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Real Life 'Glee' Groups Would Be 'Breakin' the Law, Breakin' the Law'

Glee I (sort of) watched my first (and second) episodes of the latest biggest-thing-since-sliced-bread prime time show, "Glee," last night. Chalk it up to extenuating circumstances.

I admit that it didn't once occur to me to ponder the copyright implications of a bunch of high school kids singing and dancing along to some of the most popular, funkiest tunes of the modern era (see, I really did watch). Others, though, have apparently thought a lot about it.

Via Overlawyered, comes Christina Mulligan's article on the Yale Law School Information Society blog, in which she expresses -- feigns? -- surprise that the issue of copyright violation hasn't been dealt with head-on on the show, in light of the fact that, under the law, some of the activities depicted could result in some hefty fines. Mulligan also notes that the instinct to pooh-pooh the notion of copyright holders going after amateurs doesn't comport with history, listing several instances where those owning the rights to music have done so, including the infamous ASCAP Girl Scout incident.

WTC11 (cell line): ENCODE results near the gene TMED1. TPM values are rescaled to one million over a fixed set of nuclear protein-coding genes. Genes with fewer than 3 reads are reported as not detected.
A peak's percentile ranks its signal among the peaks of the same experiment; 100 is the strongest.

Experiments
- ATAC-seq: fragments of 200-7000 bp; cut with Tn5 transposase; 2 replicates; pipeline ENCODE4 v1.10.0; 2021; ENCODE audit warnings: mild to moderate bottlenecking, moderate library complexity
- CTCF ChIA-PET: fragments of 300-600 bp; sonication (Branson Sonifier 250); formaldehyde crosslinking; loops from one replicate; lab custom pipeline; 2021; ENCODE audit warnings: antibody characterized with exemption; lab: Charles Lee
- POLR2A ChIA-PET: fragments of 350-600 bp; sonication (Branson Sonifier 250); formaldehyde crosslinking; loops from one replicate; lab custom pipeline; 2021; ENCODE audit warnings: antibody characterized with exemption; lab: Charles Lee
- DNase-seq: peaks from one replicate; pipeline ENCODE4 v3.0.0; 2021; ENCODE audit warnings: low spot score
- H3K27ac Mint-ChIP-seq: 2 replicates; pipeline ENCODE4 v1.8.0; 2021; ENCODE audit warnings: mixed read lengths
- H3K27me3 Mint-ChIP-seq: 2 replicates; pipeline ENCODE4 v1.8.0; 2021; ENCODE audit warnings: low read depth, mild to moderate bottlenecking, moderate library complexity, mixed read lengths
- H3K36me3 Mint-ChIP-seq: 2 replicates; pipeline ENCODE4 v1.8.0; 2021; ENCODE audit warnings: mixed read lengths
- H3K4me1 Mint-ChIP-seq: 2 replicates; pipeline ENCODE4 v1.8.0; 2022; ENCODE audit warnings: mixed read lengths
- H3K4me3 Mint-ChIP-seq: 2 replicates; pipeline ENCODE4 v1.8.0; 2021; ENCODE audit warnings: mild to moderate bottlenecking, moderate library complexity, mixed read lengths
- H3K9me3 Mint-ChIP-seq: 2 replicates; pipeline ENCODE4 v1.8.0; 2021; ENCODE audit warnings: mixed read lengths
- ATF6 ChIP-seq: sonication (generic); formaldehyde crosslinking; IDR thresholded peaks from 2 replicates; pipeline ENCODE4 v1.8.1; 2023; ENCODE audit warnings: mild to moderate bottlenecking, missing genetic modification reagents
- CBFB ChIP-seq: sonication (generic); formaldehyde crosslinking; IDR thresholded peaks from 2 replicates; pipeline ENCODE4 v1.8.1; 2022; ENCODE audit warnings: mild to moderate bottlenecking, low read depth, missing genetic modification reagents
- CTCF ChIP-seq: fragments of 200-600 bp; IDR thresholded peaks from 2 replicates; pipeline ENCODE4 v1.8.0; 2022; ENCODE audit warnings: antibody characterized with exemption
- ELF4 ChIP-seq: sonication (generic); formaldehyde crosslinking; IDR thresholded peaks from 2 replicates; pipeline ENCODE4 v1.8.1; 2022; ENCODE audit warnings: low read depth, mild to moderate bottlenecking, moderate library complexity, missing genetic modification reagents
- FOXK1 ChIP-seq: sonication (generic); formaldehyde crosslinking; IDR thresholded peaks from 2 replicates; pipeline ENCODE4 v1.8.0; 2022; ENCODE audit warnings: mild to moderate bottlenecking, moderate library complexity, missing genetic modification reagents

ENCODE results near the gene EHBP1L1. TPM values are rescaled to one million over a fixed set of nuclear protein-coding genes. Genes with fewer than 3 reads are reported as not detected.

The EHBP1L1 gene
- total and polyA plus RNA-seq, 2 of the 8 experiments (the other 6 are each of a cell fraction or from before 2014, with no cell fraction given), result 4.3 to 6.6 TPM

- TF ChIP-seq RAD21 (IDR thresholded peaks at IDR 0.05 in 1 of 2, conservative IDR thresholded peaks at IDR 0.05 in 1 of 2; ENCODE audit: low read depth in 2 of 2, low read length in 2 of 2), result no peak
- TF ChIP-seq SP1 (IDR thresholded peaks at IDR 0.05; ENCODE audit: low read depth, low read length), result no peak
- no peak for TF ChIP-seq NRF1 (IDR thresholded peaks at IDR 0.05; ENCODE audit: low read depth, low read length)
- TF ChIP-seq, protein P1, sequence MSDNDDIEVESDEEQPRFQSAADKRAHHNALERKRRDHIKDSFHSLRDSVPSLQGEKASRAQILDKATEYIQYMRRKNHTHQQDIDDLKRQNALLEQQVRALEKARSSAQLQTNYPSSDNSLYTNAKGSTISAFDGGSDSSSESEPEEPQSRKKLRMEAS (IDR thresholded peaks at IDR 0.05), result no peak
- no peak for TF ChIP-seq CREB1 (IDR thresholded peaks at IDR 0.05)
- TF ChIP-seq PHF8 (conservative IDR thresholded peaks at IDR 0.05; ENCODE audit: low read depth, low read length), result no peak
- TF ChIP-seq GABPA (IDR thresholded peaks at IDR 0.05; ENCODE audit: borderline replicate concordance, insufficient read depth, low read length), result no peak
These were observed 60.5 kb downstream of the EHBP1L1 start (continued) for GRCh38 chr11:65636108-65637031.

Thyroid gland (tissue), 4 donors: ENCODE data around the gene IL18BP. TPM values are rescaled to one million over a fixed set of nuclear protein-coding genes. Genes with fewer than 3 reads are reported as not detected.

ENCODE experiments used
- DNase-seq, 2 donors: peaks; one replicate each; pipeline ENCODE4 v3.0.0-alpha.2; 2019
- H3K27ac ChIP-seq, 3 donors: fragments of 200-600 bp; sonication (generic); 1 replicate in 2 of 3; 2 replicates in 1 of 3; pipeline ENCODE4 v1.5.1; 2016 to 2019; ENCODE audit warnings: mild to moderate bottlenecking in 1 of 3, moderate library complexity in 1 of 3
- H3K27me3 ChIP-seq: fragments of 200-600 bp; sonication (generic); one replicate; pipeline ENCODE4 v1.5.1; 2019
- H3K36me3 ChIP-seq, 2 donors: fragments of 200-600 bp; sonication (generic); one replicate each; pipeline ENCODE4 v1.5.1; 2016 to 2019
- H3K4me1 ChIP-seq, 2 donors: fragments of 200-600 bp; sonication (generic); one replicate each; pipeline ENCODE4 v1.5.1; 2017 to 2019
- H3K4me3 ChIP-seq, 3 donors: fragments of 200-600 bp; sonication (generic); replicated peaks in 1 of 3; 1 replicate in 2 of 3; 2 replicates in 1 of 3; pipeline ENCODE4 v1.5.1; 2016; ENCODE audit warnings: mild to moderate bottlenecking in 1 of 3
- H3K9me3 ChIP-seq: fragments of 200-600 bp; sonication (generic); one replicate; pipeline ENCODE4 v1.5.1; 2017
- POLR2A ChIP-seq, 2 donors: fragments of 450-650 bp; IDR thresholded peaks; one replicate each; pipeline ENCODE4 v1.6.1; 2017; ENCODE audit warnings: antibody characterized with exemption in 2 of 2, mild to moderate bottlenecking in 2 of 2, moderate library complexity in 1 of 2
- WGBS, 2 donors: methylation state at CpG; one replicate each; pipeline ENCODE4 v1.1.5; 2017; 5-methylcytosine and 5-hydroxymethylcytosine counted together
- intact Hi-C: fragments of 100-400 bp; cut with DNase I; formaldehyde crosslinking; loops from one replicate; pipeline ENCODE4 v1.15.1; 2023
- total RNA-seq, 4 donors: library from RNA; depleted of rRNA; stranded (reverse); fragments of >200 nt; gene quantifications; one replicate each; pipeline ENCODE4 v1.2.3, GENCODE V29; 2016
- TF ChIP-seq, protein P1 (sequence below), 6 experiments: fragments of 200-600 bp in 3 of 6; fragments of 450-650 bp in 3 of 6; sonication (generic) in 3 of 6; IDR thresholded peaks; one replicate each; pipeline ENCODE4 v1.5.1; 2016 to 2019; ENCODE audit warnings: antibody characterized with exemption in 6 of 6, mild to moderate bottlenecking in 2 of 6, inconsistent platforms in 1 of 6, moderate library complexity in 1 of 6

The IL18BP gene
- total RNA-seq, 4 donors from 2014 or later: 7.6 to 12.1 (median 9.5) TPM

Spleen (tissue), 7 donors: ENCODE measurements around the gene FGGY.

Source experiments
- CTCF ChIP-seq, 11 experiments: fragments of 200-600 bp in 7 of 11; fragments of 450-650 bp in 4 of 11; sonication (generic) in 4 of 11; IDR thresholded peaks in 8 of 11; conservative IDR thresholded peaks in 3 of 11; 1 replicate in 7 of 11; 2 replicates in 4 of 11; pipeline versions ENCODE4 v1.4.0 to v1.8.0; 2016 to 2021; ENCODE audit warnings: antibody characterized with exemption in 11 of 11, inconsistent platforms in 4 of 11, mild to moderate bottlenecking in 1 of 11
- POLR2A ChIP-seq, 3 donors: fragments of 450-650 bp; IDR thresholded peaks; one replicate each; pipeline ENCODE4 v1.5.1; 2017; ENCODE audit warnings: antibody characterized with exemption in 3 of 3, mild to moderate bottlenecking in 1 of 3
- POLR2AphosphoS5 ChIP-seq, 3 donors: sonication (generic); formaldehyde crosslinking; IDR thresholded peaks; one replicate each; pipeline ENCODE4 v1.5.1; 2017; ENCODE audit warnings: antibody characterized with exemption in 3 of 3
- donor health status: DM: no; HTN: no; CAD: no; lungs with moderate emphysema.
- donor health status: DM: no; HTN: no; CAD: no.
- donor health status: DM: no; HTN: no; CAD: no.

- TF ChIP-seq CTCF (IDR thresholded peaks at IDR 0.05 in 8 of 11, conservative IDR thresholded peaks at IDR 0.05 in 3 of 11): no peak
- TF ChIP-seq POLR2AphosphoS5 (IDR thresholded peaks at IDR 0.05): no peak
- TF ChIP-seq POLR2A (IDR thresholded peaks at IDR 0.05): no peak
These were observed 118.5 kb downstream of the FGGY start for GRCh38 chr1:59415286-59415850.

Mulligan's clearly trying to get the public to think about the current state of copyright law, but, as a "Glee" novice, I kind of like her suggestion of an episode featuring "glee club coach Will Schuester giving his students a tough speech on how they can’t do mash-ups anymore because of copyright law." And I volunteer to consult, pro bono, with the show's writers should they decide to include such an episode in the next season.

Posted by Eric Lipman on June 9, 2010 at 02:34 PM | Permalink | Comments (4)


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